Fri. Dec 3rd, 2021

Notes of caution rang out an update Monday from Swiss bank Julius Baer. Disappointing growth in customer asset caused typically optimistic CEO Philipp Rickenbacher to miss a zipper, causing its share price to react 5 percent lower.

The probable culprit was weakness in emerging markets, home to about half of the bank’s assets under management. Those concerns contribute to any top-of-the-cycle fears. Then lower valuations might help usher in the bank’s next act. A business built on transformation transactions is ready for the next one.

Private banking profits remain subject to the same pressure as the rest of the banking sector, namely persistently low interest rates and fee erosion caused by competition from passive funds. Signs of a reversal in the former predict well, but the latter will continue to weigh on profit margins. Along with lower trading volumes, gross margins fell to 82 basis points in the 10 months to October, from 87 in the first half of this year.

Chart showing Swiss bank valuations for Julius Baer, ​​Vontobel, EPG International, UBS, Credit Suisse and the Swiss average.  Return on equity 2021 (%) and the Price to discuss multiple.

Cost cuts are helping to counteract this slippage. Rickenbacher has managed to drive the bank’s cost-to-revenue ratio of 63 percent, below the target of 67 percent for 2022.

Another way to promote profitability is to sell more high-margin alternative products. Swiss banks, including Julius Baer, ​​were forced to squeeze more out of their own balance sheets using structured products and Lombard loans (promised collateral backing). The bank’s transition to a new payment model for private bankers that will boost profitability is going smoothly.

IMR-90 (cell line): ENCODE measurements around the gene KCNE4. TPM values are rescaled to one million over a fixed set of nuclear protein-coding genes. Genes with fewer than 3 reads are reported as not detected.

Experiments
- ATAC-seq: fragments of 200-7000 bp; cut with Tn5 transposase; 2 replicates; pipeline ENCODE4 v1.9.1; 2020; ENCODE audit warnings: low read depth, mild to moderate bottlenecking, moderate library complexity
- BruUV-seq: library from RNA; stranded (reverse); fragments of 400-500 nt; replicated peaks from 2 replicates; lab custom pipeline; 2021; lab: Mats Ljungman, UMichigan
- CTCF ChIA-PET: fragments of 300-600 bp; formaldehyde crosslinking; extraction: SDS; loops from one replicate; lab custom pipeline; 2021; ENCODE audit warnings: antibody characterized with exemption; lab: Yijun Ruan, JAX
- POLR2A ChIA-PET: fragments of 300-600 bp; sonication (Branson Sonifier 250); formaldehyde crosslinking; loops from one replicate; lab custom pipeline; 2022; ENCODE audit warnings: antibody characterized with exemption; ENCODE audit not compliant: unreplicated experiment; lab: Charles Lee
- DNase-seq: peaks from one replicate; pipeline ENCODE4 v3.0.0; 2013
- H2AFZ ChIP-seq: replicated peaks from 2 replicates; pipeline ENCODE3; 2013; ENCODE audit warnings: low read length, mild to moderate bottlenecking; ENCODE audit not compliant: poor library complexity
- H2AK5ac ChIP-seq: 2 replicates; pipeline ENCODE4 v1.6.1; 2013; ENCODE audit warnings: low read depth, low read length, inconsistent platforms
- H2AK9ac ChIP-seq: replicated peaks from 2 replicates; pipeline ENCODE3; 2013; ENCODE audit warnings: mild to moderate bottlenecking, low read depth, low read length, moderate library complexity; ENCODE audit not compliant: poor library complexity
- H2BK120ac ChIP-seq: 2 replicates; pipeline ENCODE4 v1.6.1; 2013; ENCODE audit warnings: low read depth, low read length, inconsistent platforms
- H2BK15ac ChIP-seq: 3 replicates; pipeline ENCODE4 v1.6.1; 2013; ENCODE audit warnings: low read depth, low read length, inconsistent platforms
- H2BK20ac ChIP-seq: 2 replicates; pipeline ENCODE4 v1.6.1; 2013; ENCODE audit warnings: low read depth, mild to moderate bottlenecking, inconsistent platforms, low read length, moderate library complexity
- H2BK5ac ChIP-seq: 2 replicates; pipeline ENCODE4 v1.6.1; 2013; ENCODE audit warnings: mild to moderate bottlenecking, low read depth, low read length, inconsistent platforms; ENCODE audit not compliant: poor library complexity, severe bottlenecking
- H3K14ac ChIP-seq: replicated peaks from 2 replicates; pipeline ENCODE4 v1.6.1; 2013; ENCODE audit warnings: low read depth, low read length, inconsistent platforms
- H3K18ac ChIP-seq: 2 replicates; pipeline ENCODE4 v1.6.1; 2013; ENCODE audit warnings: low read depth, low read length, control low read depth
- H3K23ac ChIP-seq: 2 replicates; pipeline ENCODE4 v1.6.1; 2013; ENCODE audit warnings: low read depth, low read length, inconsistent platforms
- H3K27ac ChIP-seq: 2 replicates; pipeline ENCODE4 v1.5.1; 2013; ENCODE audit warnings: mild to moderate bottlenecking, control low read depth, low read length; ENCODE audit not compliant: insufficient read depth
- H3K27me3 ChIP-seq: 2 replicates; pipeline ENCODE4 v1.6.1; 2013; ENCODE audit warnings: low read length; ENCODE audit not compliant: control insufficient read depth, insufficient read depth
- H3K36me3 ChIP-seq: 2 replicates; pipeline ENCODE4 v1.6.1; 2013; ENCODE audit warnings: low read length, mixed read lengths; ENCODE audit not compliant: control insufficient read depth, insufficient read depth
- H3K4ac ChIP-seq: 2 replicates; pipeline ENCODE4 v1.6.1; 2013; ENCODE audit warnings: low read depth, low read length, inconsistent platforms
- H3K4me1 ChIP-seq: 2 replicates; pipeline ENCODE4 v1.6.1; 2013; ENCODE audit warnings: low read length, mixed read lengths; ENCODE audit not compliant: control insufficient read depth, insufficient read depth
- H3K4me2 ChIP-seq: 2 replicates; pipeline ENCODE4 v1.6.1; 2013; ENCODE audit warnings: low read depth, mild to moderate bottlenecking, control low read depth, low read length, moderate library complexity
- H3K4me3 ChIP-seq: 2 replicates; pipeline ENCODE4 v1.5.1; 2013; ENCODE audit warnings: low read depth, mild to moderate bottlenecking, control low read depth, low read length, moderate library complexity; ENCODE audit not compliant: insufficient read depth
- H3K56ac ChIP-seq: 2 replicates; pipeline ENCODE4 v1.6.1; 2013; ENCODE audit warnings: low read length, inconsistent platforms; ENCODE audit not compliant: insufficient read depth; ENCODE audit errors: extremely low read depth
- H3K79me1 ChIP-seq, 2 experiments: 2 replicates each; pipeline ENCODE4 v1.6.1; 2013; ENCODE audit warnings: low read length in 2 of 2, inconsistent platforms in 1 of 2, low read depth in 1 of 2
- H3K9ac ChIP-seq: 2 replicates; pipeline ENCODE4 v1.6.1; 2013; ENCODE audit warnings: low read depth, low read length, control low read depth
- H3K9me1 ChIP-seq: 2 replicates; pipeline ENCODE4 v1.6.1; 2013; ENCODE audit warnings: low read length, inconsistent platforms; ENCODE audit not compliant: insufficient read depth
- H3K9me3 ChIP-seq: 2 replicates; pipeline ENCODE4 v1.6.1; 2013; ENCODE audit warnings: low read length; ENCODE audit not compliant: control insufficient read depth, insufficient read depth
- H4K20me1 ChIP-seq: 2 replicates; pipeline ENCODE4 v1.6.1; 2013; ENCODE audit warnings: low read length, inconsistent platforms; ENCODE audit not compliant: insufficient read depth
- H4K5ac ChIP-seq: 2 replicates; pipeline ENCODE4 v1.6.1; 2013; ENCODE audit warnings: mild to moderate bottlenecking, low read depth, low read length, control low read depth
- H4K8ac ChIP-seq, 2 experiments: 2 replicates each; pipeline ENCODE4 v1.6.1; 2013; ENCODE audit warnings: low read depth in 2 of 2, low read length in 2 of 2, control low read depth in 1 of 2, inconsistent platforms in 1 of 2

Two cards.  The first shows Lombard loans (as% of total assets under management) for Credit Suisse Asia Pacific, Credit Suisse international private banking services and Credit Suisse private clients Switzerland, together with EFG International, Vontobel and Julius Baer.  The second graph shows Lombard loans as a% of total income and as a% of total taxable profit for the same companies.

Net new money rose 4.4 percent. Even lower than expected, assets under management in the year to October were still 12 percent higher than last year at SFr484 billion ($ 520 billion). Faster asset growth than peers propelled equities to near record highs. This puts the bank on a rich valuation of 3.5 times tangible book value.

Capital remains strong with a 16.7 percent ordinary equity level one ratio. Put spreads that leave about SFr1 billion in reserve, enough firepower for Rickenbacher to fund his next big deal. Should no suitable candidates emerge, more buybacks would offer music to the ears of shareholders.

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